It’s no secret that we’re fans of libraries. In case we needed another reason, Bay Area libraries are taking an exciting step to address news literacy and help prevent the spread of fake news. With assistance from Common Knowledge Group, Pacific Library Partnership (PLP) – a network of 42 Bay Area libraries – is launching a region-wide initiative aimed at creating news literacy tools and resources for library audiences.
To launch their collaborative planning process, PLP brought together over 40 librarians, educators and journalists for a News Literacy Forum on October 3. The gathering at San Mateo Public Library confirmed the findings of a survey conducted this summer by PLP and Common Knowledge Group: among Bay Area librarians, there is broad support for efforts to address news literacy and interest in partnerships. The project’s mission is resonant with national research from the Pew Research Center about How People Approach Facts and Information. indicating that libraries have high levels of trust.
The October 3 forum featured two panels that kicked off group planning. Media and education panelists from KQED, New America Media and San Francisco State University pointed to several educational resources that libraries may be able to adapt for their audiences, including Stanford’s Reading Like a Historian program and KQED’s news education offerings, Above the Noise and the Lowdown. Author and journalist Andrew Lam, a founding editor at New America Media, also offered suggestions for how librarians can more effectively address the needs of immigrant and non-English-speaking communities.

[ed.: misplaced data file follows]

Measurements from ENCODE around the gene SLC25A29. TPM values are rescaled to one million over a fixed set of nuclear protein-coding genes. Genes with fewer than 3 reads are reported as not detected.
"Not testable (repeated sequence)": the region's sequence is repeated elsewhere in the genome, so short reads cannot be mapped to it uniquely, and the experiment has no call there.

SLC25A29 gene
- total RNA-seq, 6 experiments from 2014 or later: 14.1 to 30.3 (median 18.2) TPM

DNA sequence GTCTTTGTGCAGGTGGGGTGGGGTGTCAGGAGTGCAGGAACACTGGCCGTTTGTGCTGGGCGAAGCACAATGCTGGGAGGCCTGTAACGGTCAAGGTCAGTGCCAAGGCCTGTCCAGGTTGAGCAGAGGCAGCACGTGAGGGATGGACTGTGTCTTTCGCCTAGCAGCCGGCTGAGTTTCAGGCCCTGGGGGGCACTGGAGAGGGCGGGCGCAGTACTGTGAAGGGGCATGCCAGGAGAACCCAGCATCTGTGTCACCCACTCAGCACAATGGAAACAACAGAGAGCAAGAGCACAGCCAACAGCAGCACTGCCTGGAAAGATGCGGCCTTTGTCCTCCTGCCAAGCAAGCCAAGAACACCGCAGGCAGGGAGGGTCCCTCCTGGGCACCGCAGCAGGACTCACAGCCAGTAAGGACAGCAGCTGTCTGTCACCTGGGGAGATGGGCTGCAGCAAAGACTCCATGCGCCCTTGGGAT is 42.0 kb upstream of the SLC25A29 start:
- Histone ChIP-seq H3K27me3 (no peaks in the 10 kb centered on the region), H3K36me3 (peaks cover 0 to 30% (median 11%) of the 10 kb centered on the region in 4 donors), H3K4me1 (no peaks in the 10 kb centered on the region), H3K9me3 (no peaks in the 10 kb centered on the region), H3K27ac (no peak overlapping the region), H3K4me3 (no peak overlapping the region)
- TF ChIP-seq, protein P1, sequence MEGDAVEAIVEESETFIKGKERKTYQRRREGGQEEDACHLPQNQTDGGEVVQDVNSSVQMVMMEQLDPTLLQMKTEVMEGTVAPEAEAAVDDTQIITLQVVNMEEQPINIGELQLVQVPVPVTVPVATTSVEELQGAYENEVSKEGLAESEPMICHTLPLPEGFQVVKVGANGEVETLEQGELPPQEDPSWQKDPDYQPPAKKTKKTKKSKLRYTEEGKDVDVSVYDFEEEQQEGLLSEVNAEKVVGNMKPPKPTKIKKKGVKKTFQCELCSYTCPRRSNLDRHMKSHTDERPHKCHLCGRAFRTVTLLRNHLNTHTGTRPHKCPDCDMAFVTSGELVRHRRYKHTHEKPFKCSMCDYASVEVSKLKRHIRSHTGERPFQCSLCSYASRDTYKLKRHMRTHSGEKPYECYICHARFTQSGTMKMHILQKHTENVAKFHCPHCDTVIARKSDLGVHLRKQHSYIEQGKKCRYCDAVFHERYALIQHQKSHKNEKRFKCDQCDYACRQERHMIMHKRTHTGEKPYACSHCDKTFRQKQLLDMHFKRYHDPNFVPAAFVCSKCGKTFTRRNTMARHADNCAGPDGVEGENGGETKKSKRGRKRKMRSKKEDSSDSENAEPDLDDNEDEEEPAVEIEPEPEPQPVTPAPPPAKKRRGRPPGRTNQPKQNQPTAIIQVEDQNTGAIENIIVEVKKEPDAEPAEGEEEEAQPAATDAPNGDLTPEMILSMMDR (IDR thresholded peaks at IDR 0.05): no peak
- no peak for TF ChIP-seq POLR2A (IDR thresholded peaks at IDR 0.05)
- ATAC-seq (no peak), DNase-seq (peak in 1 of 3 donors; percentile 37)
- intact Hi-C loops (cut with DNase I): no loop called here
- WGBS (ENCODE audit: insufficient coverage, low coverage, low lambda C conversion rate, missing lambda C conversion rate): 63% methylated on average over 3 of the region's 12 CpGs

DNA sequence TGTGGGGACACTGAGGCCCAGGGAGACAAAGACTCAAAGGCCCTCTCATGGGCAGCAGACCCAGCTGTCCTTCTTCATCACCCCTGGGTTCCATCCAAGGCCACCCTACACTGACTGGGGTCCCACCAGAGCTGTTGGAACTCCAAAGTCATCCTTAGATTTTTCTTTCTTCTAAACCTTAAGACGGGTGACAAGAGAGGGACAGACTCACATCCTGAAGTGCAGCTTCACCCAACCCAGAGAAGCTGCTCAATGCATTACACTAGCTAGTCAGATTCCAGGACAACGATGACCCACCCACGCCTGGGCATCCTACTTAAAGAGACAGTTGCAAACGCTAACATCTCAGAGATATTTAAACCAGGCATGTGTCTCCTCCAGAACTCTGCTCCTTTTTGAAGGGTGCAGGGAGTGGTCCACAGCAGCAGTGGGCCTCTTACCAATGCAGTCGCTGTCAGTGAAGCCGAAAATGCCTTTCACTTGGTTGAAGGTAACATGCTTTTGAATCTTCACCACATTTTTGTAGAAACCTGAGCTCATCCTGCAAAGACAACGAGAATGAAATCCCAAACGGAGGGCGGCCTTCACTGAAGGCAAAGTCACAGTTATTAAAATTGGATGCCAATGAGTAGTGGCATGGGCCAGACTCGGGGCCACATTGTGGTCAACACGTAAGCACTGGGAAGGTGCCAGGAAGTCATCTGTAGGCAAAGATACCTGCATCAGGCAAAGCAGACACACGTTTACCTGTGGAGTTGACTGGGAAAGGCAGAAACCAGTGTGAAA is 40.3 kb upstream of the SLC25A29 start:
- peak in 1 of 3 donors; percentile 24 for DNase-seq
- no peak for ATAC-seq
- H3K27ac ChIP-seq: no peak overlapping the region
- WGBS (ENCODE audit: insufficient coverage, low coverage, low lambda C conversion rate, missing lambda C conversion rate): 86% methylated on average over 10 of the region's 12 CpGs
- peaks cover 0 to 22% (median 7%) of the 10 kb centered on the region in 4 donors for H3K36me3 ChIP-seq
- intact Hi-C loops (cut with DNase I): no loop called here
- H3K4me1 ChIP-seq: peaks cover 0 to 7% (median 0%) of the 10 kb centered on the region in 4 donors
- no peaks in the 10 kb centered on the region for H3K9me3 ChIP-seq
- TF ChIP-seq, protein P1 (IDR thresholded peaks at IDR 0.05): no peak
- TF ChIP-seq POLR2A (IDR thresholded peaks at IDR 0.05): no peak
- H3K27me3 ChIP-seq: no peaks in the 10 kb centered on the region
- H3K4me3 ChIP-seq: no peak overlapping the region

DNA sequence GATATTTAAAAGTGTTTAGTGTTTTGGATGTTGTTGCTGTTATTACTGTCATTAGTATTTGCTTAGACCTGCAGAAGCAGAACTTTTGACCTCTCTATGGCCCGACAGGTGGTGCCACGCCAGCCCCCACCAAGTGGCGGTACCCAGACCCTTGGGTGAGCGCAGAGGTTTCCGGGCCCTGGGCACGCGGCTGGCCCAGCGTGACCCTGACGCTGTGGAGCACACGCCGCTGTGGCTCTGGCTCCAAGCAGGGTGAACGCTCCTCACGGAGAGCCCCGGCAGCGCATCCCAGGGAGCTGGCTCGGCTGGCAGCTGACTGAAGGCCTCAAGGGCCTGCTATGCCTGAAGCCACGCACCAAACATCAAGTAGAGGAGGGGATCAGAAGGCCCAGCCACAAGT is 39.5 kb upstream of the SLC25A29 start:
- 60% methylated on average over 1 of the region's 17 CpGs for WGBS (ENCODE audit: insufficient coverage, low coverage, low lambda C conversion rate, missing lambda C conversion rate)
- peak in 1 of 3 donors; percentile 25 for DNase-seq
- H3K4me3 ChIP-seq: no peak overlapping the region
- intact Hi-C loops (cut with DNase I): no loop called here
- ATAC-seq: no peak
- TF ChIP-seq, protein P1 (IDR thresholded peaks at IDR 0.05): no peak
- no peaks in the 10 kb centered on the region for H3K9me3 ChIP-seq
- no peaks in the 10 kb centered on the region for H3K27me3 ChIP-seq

An all-star library panel also brought together librarians from South San Francisco Public Library, Oakland Public Library, U.C. Berkeley and CSU East Bay who have all worked on news literacy guides or programing. Over the coming months, local librarians will direct the creation and adaptation of a wide range of tools and resources, as part of PLP’s News Literacy Working Group.
The project has a user-based design approach so that testing with multiple library audiences will be integral to the development of a News Literacy Toolkit that will be disseminated in 2018. PLP’s news literacy efforts are backed, in part, by a Library Services and Technology Administration (LSTA) grant from the California State Library.
Have you seen a news literacy tool or resource that could help the PLP team? Send links and recommendations to email@example.com. We welcome your suggestions.